Tuesday, February 17, 2009

Seambay modifications to access Seam Annotations

This post extends my last one about accessing Seam from the command line. Here I describe the transition from using EntityManager to using EntityHome.

The first thing I did was to create a new folder for the webSevice sources, which meant that I had to add this directory into the build.xml file and add all of the libraries into the compile path in NetBeans (both of which are obvious, but both of which I always forget to do).

The next was to make my action work similarly to an .xhtml page and interact with a home object rather than directly with the EntityManager
going from:

      
if (fileData == null) {
fileData = new FileData();
// various actions on fileData
entityManager.persist(fileData);
}

to
       
if (fileData == null) {
fileDataHome.create();
fileDataHome.persist(); //side effect of creating the defined instance
fileData = fileDataHome.getDefinedInstance();
// various actions on fileData
fileDataHome.update();
}


which also required adding these lines to components.xml

xmlns:transaction=”http://jboss.com/products/seam/transaction”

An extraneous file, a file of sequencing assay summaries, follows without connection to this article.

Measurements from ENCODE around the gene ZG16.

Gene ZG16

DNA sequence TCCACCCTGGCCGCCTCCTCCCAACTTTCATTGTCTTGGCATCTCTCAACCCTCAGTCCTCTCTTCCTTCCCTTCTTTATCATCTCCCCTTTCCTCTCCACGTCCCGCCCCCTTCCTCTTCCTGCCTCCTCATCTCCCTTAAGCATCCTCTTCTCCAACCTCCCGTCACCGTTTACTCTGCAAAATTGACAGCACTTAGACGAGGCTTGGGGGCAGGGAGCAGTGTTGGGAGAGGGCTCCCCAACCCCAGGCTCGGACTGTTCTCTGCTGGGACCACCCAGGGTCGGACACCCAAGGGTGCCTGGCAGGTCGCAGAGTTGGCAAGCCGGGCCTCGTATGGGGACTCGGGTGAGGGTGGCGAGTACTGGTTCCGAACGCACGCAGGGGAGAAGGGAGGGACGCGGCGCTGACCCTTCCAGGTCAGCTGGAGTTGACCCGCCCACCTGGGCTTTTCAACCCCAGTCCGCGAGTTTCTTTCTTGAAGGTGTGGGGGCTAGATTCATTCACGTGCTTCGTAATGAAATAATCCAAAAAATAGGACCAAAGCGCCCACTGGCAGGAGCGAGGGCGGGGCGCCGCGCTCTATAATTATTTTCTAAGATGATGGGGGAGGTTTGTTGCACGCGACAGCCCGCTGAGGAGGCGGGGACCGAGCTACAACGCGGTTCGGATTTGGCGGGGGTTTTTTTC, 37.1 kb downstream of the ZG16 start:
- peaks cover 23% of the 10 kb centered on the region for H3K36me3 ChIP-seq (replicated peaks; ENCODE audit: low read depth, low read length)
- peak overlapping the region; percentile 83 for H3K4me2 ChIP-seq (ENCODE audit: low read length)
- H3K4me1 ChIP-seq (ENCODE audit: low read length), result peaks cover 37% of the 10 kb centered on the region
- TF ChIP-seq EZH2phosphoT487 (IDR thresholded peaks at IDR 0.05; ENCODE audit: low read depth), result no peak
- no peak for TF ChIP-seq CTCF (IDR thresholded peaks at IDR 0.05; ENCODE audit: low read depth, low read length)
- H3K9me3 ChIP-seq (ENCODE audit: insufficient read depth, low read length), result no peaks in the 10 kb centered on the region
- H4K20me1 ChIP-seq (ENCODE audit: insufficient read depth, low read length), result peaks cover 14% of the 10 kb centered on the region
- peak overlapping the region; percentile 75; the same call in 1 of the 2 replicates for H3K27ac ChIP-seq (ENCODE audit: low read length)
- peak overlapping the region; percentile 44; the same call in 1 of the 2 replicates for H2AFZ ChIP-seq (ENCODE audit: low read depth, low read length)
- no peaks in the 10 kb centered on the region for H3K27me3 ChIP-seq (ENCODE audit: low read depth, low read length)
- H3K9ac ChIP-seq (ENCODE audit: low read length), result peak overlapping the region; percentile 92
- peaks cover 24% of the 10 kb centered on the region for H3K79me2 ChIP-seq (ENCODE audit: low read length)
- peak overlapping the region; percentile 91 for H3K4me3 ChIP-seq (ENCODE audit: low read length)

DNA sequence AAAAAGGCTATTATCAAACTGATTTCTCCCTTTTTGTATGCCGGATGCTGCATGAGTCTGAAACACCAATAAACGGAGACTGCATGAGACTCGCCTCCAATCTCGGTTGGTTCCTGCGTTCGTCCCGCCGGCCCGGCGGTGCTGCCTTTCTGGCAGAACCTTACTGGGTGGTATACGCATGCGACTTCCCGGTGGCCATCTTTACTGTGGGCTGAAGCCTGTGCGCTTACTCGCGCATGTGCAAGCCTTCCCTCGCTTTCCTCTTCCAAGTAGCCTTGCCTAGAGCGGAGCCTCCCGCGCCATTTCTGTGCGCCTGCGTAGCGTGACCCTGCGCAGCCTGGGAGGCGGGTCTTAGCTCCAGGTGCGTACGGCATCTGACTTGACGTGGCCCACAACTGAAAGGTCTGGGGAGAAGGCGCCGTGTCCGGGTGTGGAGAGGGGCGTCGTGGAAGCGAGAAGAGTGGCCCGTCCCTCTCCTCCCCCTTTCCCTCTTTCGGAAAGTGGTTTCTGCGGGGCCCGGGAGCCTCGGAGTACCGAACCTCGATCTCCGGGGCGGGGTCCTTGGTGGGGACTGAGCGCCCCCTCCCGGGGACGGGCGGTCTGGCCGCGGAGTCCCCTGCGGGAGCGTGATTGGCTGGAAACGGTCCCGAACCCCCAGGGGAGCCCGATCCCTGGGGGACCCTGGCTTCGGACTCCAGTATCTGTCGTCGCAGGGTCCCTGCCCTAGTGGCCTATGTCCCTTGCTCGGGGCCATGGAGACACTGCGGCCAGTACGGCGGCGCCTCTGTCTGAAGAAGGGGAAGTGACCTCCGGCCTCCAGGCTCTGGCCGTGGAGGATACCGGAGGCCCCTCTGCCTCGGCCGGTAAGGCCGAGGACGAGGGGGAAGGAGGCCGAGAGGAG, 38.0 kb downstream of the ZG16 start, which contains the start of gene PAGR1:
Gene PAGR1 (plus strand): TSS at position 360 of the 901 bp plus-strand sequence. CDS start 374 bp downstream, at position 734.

....
<transaction:ejb-transaction/>


None of which was particularly difficult and I was up and running in a hour or so.

Monday, February 2, 2009

Seam From a Command Line

I recently wanted to access some seam derived functionality from a command line java program (something that I could run via cron). I ran into a few minor problems and thought I'd share their solutions.

The first problem was that seam annotations like @Logger won't work. I guess it isn’t that surprising, but the jboss seam annotations are unavailable to a command line program (at least not easily) since the portions of the framework that enables these annotations are designed to operate within a server.

This was disappointing. The @Logger annotation is really useful, but I couldn't come up with a way to get it going.

This pushed me into wanting to use web services as much as possible to take advantage of other annotations that I had built into my system, e.g., the ability to automatically stamp an object with time modified and time created to support temporal data operations.

I did not find the seam documentation about accessing seam web services particularly clear (especially when using netbeans) so I turned to the netbeans tutorial and was quickly up and running with the seambay example.

Note:
    The WSDL for the seambay example is found at (assuming your server is local and you have deployed the seambay example) http://localhost:8080/jboss-seam-bay-jboss-seam-bay/AuctionService?wsdl

    An overview of all services at the host (again, assuming your server is local) appears at
    http://localhost:8080/jbossws/services.